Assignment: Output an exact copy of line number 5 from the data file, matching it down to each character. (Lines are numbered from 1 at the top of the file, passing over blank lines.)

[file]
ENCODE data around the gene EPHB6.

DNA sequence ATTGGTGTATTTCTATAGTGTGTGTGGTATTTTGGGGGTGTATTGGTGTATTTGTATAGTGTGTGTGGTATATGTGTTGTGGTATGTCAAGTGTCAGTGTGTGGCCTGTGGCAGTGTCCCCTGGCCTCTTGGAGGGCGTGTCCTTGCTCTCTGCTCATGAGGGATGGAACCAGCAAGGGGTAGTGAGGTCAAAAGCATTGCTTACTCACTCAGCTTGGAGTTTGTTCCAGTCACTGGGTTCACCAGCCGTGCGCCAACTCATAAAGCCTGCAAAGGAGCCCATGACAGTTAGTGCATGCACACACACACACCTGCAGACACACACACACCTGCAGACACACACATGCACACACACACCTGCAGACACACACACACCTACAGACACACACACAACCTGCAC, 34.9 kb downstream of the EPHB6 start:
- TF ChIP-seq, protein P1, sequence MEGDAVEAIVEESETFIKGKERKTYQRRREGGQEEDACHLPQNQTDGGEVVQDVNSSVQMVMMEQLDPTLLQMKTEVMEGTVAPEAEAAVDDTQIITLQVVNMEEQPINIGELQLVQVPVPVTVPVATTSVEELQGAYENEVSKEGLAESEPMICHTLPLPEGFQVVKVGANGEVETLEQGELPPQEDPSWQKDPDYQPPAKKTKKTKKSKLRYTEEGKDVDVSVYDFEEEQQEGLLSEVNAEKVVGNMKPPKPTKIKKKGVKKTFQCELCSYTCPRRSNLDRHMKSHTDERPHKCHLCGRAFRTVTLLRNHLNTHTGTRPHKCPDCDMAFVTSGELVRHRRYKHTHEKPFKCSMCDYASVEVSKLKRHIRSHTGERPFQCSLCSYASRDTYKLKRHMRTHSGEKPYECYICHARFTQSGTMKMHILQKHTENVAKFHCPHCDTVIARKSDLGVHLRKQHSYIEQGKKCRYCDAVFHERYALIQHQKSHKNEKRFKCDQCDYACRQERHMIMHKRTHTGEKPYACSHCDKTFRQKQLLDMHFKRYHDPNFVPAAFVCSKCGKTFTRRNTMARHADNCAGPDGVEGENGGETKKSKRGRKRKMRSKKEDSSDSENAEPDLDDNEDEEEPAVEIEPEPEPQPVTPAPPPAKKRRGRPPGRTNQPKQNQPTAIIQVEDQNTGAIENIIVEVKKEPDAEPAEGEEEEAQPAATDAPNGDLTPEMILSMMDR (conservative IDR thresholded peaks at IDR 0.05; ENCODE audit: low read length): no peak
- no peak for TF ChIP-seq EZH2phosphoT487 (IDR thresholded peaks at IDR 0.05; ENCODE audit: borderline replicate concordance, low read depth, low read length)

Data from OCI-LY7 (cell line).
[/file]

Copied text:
Data from OCI-LY7 (cell line).